Review: Pastwatch: The Redemption of Christopher Columbus
As a chronic sci-fi book devourer, I always freak out a bit whenever someone mentions Orson Scott Card. Images of brilliant 6-year-olds flying through zero-gravity obscure my vision as I hear “The Enemy’s gate is DOWN!” and before I know it I have not eaten or showered in over 30 hours because I was so busy reading and now have bed sores. Gross. So anyways, when my buddy lent me Pastwatch: The Redemption of Christopher Columbus I was forced to accept both a deterioration in hygiene and the fact that I was going to get nothing productive done all week.
The Pastwatch story follows the life of Tagiri, Hassan, and their daughter Diko – all characters who embody and display an incredible (and almost absurd at times) amount of pure human goodness. They find themselves living in a world that is finally peaceful after centuries of devastatingly brutal wars. Using TruSite II, the hi-tech past-watching machine, these three begin reliving the pain and anguish of history by following the lives of various people throughout the ages. After meticulous scrutiny and a few startling discoveries, they come to the conclusion, ‘Hey! If Columbus and his posse hadn’t set the stage for the savage rape, pillage, and plunder of the Americas, then our world today would be all kinds of awesome.’ And Boom! The premise is set and the fun begins.
Surprised I was not to find that this story resembled Card’s approach as seen in Xenocide and Children of the Mind, which both spend solid sections of the book explaining how a radical sci-fi concept is actually feasible. Card’s sound yet simple logic is tip top yet again, and I quickly found my own views of time travel neatly aligning with his. In one of his explanatory tangents, Card explains how the story of Noah and the flood could have really happened the way it is recorded. This. Was. Awesome. Even if for nothing else, read Pastwatch for these 20 pages.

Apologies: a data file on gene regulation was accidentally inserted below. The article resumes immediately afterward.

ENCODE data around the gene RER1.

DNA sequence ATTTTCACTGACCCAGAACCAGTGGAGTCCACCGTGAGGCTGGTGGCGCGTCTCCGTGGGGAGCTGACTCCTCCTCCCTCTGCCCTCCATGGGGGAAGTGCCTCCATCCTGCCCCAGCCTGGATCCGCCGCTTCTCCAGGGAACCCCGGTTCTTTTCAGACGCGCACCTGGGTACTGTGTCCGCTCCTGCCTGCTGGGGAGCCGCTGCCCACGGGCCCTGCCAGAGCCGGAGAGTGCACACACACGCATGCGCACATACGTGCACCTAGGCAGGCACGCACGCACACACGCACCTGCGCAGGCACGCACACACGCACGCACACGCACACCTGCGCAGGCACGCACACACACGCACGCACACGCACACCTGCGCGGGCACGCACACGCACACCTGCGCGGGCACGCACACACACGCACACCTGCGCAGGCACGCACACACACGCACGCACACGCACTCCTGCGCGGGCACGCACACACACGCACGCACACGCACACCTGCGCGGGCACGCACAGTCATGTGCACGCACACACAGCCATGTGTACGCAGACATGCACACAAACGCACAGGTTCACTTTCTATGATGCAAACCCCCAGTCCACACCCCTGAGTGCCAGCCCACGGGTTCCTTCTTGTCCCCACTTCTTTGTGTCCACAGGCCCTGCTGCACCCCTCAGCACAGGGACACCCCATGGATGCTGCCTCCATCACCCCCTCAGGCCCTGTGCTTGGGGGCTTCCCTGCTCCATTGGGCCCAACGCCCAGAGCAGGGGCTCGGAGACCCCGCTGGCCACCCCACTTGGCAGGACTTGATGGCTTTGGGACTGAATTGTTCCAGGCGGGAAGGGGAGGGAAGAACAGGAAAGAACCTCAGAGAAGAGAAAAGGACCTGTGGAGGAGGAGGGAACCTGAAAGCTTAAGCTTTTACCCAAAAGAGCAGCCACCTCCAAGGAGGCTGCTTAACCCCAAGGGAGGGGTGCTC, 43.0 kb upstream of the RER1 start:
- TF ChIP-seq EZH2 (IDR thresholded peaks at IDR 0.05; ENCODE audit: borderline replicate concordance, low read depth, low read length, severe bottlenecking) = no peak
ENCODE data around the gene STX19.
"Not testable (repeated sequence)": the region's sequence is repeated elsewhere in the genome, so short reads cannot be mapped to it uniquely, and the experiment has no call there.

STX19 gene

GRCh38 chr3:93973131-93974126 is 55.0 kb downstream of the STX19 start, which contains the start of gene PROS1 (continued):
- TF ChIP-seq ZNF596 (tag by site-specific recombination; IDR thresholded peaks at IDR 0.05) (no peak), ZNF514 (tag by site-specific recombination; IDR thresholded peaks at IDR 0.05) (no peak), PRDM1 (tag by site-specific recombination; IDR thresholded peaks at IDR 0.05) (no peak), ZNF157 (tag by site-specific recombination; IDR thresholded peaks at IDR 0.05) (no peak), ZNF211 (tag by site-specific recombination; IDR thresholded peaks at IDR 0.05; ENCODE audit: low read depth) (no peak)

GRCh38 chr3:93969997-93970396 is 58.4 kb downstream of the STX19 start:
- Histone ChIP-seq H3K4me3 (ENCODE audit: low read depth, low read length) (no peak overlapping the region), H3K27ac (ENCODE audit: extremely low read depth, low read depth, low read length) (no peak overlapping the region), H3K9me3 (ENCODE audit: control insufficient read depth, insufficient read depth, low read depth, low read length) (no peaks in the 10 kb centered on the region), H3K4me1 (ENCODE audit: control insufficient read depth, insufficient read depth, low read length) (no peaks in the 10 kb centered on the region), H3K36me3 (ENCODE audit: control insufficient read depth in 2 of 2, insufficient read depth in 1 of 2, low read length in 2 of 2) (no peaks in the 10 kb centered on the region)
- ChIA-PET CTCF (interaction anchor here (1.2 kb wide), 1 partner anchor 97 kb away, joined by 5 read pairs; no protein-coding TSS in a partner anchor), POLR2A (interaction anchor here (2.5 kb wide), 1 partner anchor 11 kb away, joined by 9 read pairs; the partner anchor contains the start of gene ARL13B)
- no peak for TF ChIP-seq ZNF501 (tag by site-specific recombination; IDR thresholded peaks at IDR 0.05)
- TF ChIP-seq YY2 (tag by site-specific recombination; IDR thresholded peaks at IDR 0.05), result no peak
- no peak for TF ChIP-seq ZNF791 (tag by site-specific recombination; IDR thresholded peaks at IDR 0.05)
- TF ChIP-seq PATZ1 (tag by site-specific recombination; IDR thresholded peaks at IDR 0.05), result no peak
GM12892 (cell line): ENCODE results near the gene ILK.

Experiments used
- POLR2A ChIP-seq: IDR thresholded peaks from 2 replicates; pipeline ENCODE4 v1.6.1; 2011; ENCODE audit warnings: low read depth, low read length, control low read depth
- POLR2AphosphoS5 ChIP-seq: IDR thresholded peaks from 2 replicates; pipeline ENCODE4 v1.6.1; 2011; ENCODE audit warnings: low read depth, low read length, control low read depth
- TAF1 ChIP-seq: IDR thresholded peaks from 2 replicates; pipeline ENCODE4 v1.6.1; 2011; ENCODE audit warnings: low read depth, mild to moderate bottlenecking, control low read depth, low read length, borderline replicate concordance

One of the beauties of Pastwatch is that this sci-fi novel also flows somewhat as a historical fiction. The views of the past-watching researchers are constantly jumping all around time via the TruSite II, yet the remainder of the book chronologically follows one Christopher Columbus. The reader explores his entire life; his ambitions and failures, his thoughts and actions, his scandals and his triumphs, and a couple alternate endings to his journey across the deep blue. Card transforms the wildly controversial and so-often hated historical figure into a flesh and blood man, who despite his many flaws, you cannot help but root for.
I refuse to give too much away, though I will be candid – the ending was a little less ‘real’ than I was hoping for – even for a sci-fi. But that may be because recently I’ve been reading too much George R. R. Martin for my own good.
Pastwatch is no Ender’s Game (honestly, what is?), but it’s a great book. I’d give it a solid 4 out of 5 – fun, thought-provoking, historically educational, and did I mention? It’s by Orson Scott Card. Try it on for size. Me thinks it will fit.